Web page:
• Old Military Civil Records Branch
    National Archives and Records Administration
    7th and Pennsylvania Avenue, NW
    Washington, DC 20408
    Telephone: 202-501-5395
    Fax: 202-219-6273
    Internet: Archives

To obtain copies of a case file you will need the following information which may be found in the land patent records indexed at the BLM-GLO web site:

  • Name of the purchaser
  • State where the land was purchased.
  • Name of the land office.
  • Type of certificate (homestead, cash, bounty-land warrant, mining, timberland etc.)
  • Certificate number or patent number

Individual Land Transfers[edit | edit source]

After land was transferred from the government to private individuals, subsequent land transactions, including deeds and mortgages, were recorded by the register of deeds and are generally kept at the county courthouse. These records usually date back to the time of the county's organization and frequently have grantor (seller) and grantee (buyer) indexes. The Family History has microfilm copies of many counties’ deeds and indexes, some homestead and mortgage records, and a few original entries. For example, from Polk County, the library has 112 microfilms of deeds and mortgages, dating from 1846 to 1910.

  • Iowa American Revolution Bicentennial Commission Century farm applications Salt Lake City, Utah : Filmed by the Genealogical Society of Utah, 1978. A valuable biographical collection about farm owners in Iowa whose farms remained within a family for 100 years or more. FHL films 1023895-1023902.
  • State Historical Society of Iowa County Government Records. The State Historical Society, in conjunction with the Genealogical Society of Utah, has "aided county governments in the preservation of their historical records including marriage, birth and death records, naturalization papers and land deeds. Microfilm copies of many of these county records are available in the libraries’ reading rooms." You may search the lists of county records available on microfilm at the State Historical Society of Iowa's Des Moines Library.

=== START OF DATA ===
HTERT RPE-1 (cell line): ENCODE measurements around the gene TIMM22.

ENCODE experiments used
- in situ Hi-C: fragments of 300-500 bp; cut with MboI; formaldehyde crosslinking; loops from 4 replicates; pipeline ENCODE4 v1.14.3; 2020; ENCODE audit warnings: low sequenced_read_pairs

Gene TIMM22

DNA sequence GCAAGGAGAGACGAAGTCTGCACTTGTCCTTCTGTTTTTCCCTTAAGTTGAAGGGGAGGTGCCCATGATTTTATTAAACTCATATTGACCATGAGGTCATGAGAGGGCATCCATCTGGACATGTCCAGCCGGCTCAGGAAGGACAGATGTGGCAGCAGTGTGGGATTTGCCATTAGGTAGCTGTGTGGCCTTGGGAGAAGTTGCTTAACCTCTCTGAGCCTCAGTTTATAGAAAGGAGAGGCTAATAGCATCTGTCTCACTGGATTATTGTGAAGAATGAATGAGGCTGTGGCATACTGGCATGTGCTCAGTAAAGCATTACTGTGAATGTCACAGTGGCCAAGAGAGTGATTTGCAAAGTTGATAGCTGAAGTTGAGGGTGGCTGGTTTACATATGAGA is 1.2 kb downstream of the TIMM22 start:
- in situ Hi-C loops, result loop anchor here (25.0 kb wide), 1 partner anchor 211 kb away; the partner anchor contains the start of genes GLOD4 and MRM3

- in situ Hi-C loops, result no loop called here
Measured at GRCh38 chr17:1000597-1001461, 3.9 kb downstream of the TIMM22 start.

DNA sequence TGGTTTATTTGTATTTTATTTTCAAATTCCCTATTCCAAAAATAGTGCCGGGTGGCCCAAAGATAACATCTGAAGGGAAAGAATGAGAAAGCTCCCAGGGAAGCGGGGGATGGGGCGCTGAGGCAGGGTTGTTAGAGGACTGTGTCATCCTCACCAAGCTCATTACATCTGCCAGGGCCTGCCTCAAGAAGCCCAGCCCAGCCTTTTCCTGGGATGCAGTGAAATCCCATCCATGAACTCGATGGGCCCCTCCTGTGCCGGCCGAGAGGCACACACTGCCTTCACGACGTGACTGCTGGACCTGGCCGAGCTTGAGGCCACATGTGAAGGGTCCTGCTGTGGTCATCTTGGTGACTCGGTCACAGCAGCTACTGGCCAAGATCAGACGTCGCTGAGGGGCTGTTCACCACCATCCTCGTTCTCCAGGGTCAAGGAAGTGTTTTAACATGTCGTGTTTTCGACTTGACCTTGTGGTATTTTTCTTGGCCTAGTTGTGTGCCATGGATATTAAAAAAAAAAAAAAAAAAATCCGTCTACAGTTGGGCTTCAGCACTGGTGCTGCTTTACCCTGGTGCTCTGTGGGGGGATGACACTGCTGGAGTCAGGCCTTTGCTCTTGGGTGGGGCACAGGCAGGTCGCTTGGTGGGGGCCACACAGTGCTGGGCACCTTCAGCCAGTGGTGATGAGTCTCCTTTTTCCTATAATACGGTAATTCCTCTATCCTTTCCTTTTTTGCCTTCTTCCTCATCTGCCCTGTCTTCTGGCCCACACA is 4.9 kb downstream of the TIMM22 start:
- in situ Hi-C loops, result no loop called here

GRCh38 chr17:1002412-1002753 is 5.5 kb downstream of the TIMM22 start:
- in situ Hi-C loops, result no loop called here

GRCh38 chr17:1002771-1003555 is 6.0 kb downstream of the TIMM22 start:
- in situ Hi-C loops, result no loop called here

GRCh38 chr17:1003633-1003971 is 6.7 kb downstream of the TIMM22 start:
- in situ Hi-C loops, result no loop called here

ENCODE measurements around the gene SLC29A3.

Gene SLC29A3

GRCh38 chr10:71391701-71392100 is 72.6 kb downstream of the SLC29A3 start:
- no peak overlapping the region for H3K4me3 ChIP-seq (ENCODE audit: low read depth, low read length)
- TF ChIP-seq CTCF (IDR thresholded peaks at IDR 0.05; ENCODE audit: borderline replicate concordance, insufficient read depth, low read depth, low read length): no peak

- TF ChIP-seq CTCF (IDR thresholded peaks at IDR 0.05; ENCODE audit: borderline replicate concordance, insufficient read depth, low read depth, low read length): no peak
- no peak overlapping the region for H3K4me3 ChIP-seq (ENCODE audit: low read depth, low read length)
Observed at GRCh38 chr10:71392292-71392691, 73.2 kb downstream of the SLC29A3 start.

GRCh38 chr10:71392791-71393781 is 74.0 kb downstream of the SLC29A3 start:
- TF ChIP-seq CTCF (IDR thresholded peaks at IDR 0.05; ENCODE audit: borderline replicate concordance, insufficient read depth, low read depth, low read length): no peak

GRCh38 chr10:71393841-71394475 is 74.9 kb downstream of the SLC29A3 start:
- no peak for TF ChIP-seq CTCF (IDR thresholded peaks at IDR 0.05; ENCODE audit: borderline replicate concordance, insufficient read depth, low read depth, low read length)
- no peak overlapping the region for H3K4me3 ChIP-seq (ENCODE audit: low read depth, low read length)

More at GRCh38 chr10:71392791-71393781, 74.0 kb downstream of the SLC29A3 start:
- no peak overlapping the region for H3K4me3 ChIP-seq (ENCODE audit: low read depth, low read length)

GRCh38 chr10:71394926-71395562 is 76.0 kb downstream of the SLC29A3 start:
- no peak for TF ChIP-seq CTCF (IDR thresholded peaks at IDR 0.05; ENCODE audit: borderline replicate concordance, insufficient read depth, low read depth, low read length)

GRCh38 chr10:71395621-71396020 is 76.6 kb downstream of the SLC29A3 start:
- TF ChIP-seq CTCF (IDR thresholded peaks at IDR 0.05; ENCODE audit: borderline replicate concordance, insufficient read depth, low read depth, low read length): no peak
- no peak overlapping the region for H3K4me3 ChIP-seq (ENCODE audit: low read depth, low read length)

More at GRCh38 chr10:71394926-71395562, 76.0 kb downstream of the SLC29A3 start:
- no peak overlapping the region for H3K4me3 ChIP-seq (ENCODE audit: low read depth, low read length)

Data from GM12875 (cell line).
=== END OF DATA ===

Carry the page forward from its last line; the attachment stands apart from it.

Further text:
Other Iowa Land Records[edit | edit source]

The Secretary of State’s office in Des Moines has the following records, which are available on microfilm at the Family History Library:

  • Iowa. Land Department. Des Moines River Lands, 1847 to 1904. Salt Lake City, Utah: Genealogical Society of Utah, 1977. FHL film 1011643 item 3.
  • Iowa Land DepartmentSchool Land Grants, 1849 to 1917. Salt Lake City, Utah: Genealogical Society of Utah, 1977. various films, starting with FHL 1011643 item 4
  • Iowa. Land Department. Miscellaneous Land Records, 1839 to 1930. Salt Lake City, Utah: Genealogical Society of Utah, 1977. , various films starting with FHL film 1011643.

For further information about Iowa land records, the following publications are helpful:

  • Swierenga, Robert P. Pioneers and Profits: Land Speculation on the Iowa Frontier. Ames, Iowa: Iowa State University Press, 1968. Worldcat
  • For information about Virginia warrant scrip from 1831 to 1842, see the "History" page for the Territorial Papers of Iowa, 1838–1852.

Sources and Footnotes[edit | edit source]